Mediterranean modernity and Asian tranquility tell a new flavor story at Mila.
A look at Mila’s dining room and the wall carving by Etienne Moyat
Restaurants in Miami seem to fall under two categories these days: hole-in-the-wall delicious or over-the-top spectacular. With its access via elevator and multimillion-dollar buildout, it’s clear Mila is aiming for the latter: a hot spot with culinary cred. Its opening dinner certainly proved so. On a frigid night (by Miami standards anyway), the professionals, philanthropists, socialites, creatives and how-do-they-make-their-money? types that make up the city’s social set all came out (in long-stored scarves and furs) to see what all the fuss was about.
They all wanted to know the same things: What is the deal with dapper owner Gregory Galy, who hails from Cannes? What will those much talked-about (and expensive) interiors and rooftop garden look like? And just what exactly is “MediterrAsian” cuisine?
“It’s been intense,” says the ultrapolite Galy, the kind of French man black skinny suits were made for, “but we’re here now.” Truth is, hype and buzz on Mila started back in September when word of the restaurant first got out... then there were the delays that seem inevitable in Miami. But those labor of love pains are now in the past. Mila is here and ready to show what it’s got.
sea bream tartare
The wow factor hits visitors with design aesthetics first. Galy and his wife, Marine, are avid world travelers, so they tapped interior designer Olya Volkova to incorporate their jet-set memories into the restaurant’s dining room, which is marked by reclaimed woods, unpolished floors, untainted stones and handmade linen and cotton fabrics. Volkova was inspired by the “minimalistic Cycladic islands [of the Aegean Sea] and Japan’s wabi-sabi philosophy of embracing life’s unpredictability and accepting imperfections as beauty.” That communion of the Mediterranean and Asia is further emphasized by a wooden wall carved by Etienne Moyat into an intricate pattern that resembles roots. Outside, at the rooftop space dubbed V by Mila, cabanas atop a large reflecting pool complete with stepping stones continue to proffer the modern tranquility that was desired.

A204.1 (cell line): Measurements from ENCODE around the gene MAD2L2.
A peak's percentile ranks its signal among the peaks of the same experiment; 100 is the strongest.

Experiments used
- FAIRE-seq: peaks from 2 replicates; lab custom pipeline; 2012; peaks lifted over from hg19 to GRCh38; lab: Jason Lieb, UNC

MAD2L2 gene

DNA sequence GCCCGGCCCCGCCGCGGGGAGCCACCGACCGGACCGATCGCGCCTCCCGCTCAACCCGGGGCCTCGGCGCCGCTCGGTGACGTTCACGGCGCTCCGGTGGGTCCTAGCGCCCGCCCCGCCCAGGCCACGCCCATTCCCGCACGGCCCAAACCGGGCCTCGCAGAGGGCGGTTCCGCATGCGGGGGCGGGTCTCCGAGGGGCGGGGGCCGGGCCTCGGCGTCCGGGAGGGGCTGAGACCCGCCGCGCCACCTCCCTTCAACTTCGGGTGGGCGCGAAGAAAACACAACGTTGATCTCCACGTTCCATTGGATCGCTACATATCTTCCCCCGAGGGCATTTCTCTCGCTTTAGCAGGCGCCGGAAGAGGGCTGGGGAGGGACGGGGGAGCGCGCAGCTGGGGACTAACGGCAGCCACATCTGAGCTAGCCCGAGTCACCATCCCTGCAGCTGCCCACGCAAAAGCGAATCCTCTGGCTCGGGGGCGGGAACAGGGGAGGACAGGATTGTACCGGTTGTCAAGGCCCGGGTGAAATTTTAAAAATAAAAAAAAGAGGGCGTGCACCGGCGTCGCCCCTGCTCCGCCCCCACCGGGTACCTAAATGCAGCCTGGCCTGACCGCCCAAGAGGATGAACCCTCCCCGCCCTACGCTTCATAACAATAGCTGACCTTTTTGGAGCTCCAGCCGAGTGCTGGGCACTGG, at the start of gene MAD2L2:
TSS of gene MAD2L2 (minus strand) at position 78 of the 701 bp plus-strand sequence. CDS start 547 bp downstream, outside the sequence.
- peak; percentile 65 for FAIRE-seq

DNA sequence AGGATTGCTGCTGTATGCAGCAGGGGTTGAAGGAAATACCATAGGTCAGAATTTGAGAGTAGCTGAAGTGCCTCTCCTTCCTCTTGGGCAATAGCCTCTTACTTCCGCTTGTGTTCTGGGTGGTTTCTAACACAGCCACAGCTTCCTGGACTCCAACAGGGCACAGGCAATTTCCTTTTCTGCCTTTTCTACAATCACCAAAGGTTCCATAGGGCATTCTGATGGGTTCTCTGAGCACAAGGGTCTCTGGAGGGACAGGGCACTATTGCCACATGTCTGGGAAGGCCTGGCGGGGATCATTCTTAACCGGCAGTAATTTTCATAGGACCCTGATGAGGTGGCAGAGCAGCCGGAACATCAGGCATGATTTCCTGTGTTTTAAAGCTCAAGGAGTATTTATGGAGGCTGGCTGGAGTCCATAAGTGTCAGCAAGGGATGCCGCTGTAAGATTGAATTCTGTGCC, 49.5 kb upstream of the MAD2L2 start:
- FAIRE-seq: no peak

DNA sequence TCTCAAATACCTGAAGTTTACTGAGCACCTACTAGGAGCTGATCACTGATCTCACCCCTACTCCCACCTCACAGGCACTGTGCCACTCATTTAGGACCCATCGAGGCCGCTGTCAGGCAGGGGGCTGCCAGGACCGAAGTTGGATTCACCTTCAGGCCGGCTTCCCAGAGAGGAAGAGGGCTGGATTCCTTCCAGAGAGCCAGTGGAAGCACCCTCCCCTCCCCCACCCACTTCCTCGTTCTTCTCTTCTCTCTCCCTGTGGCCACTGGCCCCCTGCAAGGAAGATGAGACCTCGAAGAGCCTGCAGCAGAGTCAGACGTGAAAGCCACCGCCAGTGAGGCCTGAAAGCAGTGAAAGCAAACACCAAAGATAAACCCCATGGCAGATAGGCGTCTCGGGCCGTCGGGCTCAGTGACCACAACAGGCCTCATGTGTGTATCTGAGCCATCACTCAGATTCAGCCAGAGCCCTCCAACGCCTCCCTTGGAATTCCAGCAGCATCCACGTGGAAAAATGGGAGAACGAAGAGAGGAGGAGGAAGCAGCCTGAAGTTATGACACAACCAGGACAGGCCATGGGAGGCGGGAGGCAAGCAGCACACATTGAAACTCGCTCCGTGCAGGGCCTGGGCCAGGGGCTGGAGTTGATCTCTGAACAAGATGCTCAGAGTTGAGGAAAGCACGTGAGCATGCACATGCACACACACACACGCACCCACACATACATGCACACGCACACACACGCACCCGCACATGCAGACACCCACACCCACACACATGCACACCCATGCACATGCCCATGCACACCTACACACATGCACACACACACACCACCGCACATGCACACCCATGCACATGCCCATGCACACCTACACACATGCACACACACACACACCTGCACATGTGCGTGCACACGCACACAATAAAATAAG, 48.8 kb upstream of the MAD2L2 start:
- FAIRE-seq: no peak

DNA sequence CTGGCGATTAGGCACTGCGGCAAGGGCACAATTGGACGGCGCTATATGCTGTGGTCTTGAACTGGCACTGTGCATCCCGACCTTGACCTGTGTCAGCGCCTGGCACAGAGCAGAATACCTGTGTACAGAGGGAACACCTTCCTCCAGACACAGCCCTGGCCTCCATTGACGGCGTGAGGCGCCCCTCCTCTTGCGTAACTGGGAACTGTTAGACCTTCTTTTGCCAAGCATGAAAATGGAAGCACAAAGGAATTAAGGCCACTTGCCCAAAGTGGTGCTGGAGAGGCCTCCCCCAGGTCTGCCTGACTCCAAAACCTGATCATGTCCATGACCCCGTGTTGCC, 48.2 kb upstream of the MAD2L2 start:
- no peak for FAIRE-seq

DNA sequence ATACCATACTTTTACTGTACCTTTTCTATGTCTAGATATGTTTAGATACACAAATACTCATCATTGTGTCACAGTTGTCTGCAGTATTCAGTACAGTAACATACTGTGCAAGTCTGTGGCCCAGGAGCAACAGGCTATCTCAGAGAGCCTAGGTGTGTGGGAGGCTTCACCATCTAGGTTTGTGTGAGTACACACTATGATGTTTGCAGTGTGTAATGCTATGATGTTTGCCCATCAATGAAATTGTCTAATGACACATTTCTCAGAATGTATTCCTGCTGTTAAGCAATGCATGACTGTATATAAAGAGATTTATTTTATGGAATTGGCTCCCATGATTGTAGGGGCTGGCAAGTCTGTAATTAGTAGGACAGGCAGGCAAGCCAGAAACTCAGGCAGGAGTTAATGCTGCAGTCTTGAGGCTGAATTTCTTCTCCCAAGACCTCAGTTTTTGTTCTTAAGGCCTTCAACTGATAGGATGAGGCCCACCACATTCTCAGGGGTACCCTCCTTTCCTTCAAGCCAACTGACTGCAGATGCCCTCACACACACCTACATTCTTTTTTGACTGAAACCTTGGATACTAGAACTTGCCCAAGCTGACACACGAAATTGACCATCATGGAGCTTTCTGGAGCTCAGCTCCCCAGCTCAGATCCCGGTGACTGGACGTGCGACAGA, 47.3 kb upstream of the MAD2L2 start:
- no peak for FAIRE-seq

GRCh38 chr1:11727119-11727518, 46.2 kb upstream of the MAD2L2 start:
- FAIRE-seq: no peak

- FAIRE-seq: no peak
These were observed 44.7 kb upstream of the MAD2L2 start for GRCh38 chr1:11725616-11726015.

rosemary and loup de mer dumplings with ponzu butter
In terms of taste, Mila’s experience begins at the bar with any of the cocktails by Jennifer Le Nechet and Mido Yahi, two Diageo World Class award-winning mixologists who know their stuff when it comes to spirits and flavor combinations. This is not a place for a vodka soda, but rather complex concoctions with names like Tamago and Sun Salutation that make the most of ingredients such as smoked honey syrup, black walnut bitters and beeswax. The food is executive chef Nicolas Mazier’s domain, whose approach was to, as he says, “deliver a cohesive culinary story that marries health and nutrition with sensorial textures, flavors and beautifully plated dishes.” Translation: peekytoe crab daikon roll with lobster bisque and osetra caviar, Colorado lamb chops with shiso-cilantro pesto, big-eye tuna tataki nicoise salad and rosemary and loup de mer dumplings with butter ponzu.
“Mila appeals to inquisitive people and explorers who have an appetite for discovery,” says Galy. “It’s the ideal place for those who appreciate luxury and refinement and define themselves by their experiences.” 800 Lincoln Road, Miami Beach, 786.706.0744Venencia mezcal cocktail
Photography by: photos courtesy of Mila